In 2000, I was lucky to do some of the pioneering research on e-commerce in India. We were studying the barriers of affluent Indians to buying online and the answer that came back loud and clear was - a fundamental lack of trust. Lack of trust in online security, in the quality of the product, in the credentials of the seller, in the ease of getting a refund or replacement. The barriers were obviously higher for more expensive products, for products that traditionally require trial like clothes and shoes, and for home decor products, which we always like to see before buying.
The category persisted, growing steadily and eBay made strong inroads on behalf of small sellers by providing a safe transaction platform and buyer protection. Ecommerce sites like FlipKart and Jabong came in and changed the landscape of online retail. And the recent growth trend of online classifieds like OLX and Quickr reveals that the old barriers may be dissolving forever.
Comfort with technology is often cited as a barrier for adoption of a new behaviour like buying online. However, in our experience, this is not as real or permanent a barrier as an attitude - in this example, the lack of trust. Once the attitude shifts, people are ready to learn a new behaviour or even spend to learn it - the fast pace of smartphone acquisition in India is a testimony to this.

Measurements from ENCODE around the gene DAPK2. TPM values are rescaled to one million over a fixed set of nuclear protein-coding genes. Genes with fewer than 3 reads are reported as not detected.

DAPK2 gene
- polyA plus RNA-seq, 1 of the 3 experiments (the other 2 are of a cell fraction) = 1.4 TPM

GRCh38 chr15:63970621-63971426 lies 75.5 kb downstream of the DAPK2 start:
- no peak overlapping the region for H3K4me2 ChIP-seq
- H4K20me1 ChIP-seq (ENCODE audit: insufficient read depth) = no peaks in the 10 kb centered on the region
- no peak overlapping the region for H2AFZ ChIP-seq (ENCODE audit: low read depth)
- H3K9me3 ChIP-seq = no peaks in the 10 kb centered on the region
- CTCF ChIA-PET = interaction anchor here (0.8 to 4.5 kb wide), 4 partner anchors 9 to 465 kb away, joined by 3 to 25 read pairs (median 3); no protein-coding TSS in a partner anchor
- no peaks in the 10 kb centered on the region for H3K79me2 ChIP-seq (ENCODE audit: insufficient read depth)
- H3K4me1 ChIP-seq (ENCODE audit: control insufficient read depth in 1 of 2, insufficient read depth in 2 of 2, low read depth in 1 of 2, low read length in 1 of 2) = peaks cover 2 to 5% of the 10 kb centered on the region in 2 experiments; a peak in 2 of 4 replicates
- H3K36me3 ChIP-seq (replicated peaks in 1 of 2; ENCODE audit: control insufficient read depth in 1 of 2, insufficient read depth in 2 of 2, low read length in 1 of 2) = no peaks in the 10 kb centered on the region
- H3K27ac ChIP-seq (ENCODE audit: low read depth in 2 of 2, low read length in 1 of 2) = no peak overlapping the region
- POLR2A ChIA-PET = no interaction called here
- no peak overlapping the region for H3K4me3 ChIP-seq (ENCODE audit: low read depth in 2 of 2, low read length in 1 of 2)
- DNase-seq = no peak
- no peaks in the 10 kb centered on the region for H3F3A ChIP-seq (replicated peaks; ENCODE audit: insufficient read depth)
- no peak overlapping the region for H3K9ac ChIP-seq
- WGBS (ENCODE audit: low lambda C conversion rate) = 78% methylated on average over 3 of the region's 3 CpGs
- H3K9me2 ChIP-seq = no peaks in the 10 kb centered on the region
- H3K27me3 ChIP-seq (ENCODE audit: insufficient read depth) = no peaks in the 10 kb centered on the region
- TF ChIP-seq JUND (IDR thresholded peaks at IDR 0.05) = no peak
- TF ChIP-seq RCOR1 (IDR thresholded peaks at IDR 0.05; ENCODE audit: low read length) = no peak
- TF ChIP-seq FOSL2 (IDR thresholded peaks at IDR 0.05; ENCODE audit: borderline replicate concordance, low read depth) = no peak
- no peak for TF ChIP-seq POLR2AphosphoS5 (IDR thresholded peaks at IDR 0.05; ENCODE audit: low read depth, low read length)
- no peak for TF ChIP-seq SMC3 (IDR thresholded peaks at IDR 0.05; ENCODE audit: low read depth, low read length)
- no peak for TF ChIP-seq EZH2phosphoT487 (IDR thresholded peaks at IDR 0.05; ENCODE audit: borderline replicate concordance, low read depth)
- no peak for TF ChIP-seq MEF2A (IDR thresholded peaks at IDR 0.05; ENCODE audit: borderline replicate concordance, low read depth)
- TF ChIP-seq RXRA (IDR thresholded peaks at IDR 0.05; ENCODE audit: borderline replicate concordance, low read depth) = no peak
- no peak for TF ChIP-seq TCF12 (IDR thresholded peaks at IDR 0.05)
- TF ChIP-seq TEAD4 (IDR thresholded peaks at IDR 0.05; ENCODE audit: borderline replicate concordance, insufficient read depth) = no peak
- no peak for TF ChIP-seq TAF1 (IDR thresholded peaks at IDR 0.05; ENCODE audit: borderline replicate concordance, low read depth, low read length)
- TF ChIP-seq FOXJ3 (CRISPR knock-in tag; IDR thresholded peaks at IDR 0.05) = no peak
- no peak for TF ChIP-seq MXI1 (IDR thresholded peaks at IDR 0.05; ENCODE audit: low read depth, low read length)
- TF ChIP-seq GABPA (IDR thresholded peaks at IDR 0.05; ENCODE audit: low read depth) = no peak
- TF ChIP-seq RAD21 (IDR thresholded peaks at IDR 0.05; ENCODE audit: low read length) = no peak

OLX shared some of their ComScore figures and the stats are interesting. 62% of the OLX user base accesses the site on mobile, and 40% comes from Tier 2 and 3 markets. The site is used by all age groups, including older people. And our own experience bears testimony to this. I know several people who have sold cars and furniture at good rates on the classifieds site. And the other day, a senior citizen I know asked me for help to sell her microwave on OLX.
The attitudinal shift is huge. Earlier, we would not even trust an established company or portal enough to buy online. Now we are ready to buy from strangers without any buyer protection policy or guarantee. In fact the used goods marketplace online is a huge draw for consumers, allowing them to dispose used goods at 'market rates' rather than throwaway rates, and to buy from 'real people' rather than unscrupulous dealers.
More than just the growth of the C2C segment, I am happy at the new trend of using the internet to connect with strangers for our own benefit. This is likely to dissolve a lot of barriers to using the online medium. And puts the onus on marketers to reach out to consumers in many more ways online. A website and social media presence are par for the course. How can you use the shift in consumer attitude to connect in a more real way with them?